Navigating Loneliness in Toronto: Understanding Attachment Styles

Being around constant coldness, siloed into remote work, I get not wanting to go out and see friends. The weather is freezing, it’s slippery, the TTC is always late and it’s dark by 4PM. No matter how many years we live through it, that darkness always catches up… 

Loneliness can cast a heavy shadow, especially in a bustling city like Toronto. As we delve into the complexities of human connections, we find that our attachment styles play a pivotal role in shaping not only our romantic relationships but also the friendships that weave the fabric of our lives.

Attachment styles aside though, if you leave with anything today is understanding that we ALL need connection. We also ALL feel loneliness. In systems that are built to focus on capitalist values, connection and how people thrive is not at the core of its design. We thrive better and operate as our best selves when we are connected. Understanding your attachment system will only help you understand your own unique challenges, and work to help you navigate it with less stress. 

Attachment Styles Unveiled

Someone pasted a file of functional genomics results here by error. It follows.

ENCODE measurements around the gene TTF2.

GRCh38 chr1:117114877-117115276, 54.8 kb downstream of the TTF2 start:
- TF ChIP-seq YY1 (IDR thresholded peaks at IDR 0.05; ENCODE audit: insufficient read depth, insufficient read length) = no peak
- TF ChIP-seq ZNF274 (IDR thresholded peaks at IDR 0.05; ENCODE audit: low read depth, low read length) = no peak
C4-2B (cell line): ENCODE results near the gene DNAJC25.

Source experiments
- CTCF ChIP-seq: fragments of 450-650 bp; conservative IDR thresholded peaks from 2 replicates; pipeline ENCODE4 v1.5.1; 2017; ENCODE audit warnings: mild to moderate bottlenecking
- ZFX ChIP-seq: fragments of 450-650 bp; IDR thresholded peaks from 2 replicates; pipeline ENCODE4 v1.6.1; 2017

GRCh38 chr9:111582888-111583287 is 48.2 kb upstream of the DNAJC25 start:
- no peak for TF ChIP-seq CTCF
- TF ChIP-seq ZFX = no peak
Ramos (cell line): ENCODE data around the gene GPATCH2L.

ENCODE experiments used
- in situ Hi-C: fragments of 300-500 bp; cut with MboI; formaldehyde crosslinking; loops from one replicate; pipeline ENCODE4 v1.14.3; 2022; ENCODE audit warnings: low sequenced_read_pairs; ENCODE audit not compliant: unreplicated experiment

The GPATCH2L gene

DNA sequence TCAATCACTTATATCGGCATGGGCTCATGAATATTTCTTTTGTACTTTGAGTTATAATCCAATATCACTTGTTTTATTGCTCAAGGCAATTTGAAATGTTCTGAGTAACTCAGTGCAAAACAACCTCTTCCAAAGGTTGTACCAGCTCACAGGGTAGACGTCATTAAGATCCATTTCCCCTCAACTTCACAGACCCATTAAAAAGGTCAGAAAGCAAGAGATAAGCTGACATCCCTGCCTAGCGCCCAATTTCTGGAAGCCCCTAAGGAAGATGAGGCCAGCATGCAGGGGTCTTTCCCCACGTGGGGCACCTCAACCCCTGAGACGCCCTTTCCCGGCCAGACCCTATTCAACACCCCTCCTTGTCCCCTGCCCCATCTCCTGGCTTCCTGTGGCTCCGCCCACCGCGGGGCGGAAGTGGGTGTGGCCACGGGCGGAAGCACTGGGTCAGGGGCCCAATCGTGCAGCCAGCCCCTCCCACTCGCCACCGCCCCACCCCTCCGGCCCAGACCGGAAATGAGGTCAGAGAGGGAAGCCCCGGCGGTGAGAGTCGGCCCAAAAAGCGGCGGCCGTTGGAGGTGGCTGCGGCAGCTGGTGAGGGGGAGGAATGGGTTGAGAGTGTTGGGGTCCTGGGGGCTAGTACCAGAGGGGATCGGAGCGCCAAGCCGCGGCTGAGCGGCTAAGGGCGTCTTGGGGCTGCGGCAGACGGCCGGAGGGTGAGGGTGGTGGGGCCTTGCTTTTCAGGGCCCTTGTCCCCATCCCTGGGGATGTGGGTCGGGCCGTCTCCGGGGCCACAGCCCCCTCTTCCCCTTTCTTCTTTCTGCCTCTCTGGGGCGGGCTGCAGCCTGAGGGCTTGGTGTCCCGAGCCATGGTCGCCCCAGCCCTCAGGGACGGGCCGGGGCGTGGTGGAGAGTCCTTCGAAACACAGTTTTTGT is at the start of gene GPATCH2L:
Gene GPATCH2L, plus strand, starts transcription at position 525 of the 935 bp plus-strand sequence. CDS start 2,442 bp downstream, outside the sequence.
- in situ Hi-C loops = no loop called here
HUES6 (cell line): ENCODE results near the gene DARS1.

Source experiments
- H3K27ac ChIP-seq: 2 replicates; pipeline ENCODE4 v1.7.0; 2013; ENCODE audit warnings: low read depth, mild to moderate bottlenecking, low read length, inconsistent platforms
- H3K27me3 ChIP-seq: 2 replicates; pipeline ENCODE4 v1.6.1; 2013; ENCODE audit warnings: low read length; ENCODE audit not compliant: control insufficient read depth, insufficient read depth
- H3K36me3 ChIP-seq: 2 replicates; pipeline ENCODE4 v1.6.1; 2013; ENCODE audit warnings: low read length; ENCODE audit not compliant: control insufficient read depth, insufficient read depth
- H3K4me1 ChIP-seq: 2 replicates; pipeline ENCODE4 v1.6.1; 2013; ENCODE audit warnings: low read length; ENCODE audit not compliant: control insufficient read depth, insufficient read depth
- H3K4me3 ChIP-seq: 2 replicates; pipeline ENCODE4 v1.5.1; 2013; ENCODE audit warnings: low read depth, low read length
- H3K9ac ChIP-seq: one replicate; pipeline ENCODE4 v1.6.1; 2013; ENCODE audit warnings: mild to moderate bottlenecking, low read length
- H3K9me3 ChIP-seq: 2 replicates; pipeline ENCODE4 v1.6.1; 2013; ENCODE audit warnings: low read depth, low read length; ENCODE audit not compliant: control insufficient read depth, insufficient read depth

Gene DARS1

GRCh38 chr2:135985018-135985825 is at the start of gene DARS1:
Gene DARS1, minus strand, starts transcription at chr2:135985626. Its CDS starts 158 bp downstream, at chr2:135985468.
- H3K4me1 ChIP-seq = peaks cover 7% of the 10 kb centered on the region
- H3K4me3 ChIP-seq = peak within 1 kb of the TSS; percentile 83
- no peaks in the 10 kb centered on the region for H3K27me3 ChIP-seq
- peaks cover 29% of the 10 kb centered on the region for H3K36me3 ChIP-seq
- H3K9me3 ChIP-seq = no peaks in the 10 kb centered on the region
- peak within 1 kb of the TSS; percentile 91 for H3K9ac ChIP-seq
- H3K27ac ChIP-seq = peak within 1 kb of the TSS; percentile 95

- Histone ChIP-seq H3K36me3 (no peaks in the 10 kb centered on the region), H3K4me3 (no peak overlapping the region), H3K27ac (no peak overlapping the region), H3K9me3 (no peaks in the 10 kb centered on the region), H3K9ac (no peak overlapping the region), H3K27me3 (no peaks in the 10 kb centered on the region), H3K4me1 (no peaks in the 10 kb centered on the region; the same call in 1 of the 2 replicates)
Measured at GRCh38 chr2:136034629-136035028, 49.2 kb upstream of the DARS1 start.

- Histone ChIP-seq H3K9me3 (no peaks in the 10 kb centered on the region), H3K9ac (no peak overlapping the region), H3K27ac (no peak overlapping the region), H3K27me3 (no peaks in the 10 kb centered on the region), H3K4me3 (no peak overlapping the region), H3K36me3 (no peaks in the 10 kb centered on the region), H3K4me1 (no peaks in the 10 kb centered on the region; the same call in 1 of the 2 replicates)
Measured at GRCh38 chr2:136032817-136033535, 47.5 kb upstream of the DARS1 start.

I’ve often wondered - how exactly does understanding attachment styles help me form my own connections? Well in order to do that, we have to get a good idea of what each attachment style is.

In a world where the hustle and bustle of urban life often accentuates feelings of isolation, understanding your attachment style can be a compass guiding you through the maze of human connections. 

Anxious Attachment: The Fear of Losing Connection

People with an anxious attachment style fear abandonment and seek constant reassurance in their relationships. In friendships, they might over-apologize or fear losing a friend after a disagreement. Understanding this style is the first step to forming secure bonds.  As well, understanding that a lack of connection may cause your system to send louder alerts of fear and anxiety that need to be tended to with compassion. 

Avoidant Attachment: Independence at a Cost 

Those with an avoidant attachment style value independence and emotional distance. They may struggle to form close bonds and find it hard to let others in. Recognizing that feelings of loneliness are human, they’re not a sign of weakness or flaw. You too need connection, love and community. 

Disorganized Attachment: Navigating Hot and Cold 

A disorganized attachment style is a blend of anxious and avoidant traits. Friendships with disorganized individuals may be marked by unpredictability. Understanding their need for closeness while respecting their fear of it can lead to more stable connections. Recognizing that this may increase bouts of anxiety and fear of abandonment, as well as feelings of wanting to disconnect. 

Secure Attachment: A Balanced Connection 

Individuals with a secure attachment style find a healthy balance between independence and connection. They're comfortable with their need for friendship but don't feel a compulsive dependence on it. Building friendships with securely attached individuals often results in lasting and resilient connections.